Nearly half of all adult Americans will be considered to have high blood pressure under new guidelines by the nation’s top heart health organizations. The new guidelines lower the diagnostic threshold for stage 1 high blood pressure to 130/80, down from the previous level of 140/90, according to a joint statement from the American Heart Association and the American College of Cardiology. Further, the guidelines also call for more aggressive treatment of high blood pressure, asking doctors and patients to set 130/80 as the new goal of therapy.
High blood pressure can lead to heart attacks, strokes and heart failure. But the guidelines also press for more judicious treatment of high blood pressure — sometimes called hypertension — and an emphasis on lifestyle
risk factors. Prescriptions for blood pressure drugs are not expected to leap under the guidelines, experts said. The two heart organizations announced the new guidelines at the American Heart Association’s annual meeting, in Anaheim, Calif. The guidelines were last revised in 2003.
The change means that 103 million Americans will be considered to have high blood pressure, or about 46 percent of the adult population, said Dr. Paul Whelton. He is chair of the 2017 Hypertension Practice Guidelines and a professor of Global Public Health at Tulane University School of Public Health and Tropical Medicine in New Orleans. That’s a 14 percent increase from the previous guidelines, under which 72.2 million Americans (32 percent of adults) were considered to have high blood pressure. The latest medical evidence has proven that people with blood pressure in the 130-139 range carry a doubled risk of heart attack, stroke, heart failure and kidney failure, compared to those with lower blood pressure, said Dr. Joaquin Cigarroa, a member of the clinical guidelines task force.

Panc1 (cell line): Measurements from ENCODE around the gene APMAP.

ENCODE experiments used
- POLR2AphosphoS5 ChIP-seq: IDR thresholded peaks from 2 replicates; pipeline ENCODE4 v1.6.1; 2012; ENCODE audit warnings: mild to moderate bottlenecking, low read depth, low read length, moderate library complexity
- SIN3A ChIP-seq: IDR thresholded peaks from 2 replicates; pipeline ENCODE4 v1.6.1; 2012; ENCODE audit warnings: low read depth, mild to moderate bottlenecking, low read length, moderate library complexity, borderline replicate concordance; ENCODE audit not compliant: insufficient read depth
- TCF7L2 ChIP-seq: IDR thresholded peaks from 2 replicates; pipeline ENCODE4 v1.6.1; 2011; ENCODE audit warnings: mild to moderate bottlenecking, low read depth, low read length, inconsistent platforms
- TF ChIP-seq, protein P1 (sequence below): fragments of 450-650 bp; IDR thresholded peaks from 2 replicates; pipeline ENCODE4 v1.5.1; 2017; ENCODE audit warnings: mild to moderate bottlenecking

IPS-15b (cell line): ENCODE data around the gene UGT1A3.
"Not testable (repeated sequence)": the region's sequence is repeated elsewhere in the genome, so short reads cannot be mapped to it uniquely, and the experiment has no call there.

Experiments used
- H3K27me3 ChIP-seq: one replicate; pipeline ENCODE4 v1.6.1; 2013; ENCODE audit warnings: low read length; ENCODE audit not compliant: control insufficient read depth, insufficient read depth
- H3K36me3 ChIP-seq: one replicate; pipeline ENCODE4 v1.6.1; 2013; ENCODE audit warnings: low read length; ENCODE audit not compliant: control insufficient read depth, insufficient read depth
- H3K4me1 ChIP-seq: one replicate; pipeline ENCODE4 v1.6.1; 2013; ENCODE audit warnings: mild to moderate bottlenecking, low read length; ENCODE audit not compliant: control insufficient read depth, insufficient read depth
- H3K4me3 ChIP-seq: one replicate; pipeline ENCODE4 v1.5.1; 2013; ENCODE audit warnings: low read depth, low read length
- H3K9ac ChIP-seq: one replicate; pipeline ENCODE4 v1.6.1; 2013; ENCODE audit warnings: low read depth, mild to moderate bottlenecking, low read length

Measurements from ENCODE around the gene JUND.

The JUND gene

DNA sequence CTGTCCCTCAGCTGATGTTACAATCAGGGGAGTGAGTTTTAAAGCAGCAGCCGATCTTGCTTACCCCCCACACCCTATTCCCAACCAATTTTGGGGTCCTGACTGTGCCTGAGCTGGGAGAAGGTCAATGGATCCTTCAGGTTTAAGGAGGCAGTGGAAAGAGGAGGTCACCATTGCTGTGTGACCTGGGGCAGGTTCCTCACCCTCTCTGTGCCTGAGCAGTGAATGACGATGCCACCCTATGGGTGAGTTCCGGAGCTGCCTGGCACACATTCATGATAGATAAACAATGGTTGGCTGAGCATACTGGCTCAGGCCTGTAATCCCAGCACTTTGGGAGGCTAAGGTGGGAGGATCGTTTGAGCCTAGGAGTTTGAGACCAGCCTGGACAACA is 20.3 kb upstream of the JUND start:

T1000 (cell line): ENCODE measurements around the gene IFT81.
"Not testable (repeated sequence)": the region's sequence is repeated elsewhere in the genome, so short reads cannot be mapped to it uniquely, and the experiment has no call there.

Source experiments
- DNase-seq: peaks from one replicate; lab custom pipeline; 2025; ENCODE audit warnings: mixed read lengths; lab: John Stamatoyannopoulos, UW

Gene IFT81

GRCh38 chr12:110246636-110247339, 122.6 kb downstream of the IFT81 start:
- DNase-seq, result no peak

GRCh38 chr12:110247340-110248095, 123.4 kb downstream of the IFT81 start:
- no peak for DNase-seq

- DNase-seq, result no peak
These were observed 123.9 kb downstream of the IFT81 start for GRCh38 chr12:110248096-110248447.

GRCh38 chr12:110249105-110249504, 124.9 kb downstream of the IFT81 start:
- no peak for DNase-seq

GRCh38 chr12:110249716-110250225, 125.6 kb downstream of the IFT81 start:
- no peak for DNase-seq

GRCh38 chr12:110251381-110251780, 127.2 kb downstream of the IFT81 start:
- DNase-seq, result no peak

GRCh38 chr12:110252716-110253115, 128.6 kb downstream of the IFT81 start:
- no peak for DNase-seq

Previously, those people were considered to have prehypertension, but not actual high blood pressure. “By incorporating the latest science, we recognize the risk is doubled,” said Cigarroa, chief of cardiology and clinical chief of the Knight Cardiovascular Institute at Oregon Health & Science University, in Portland. “This now allows 14 percent of our population to understand that’s a call to action. We have to empower them with the tools to make a difference.”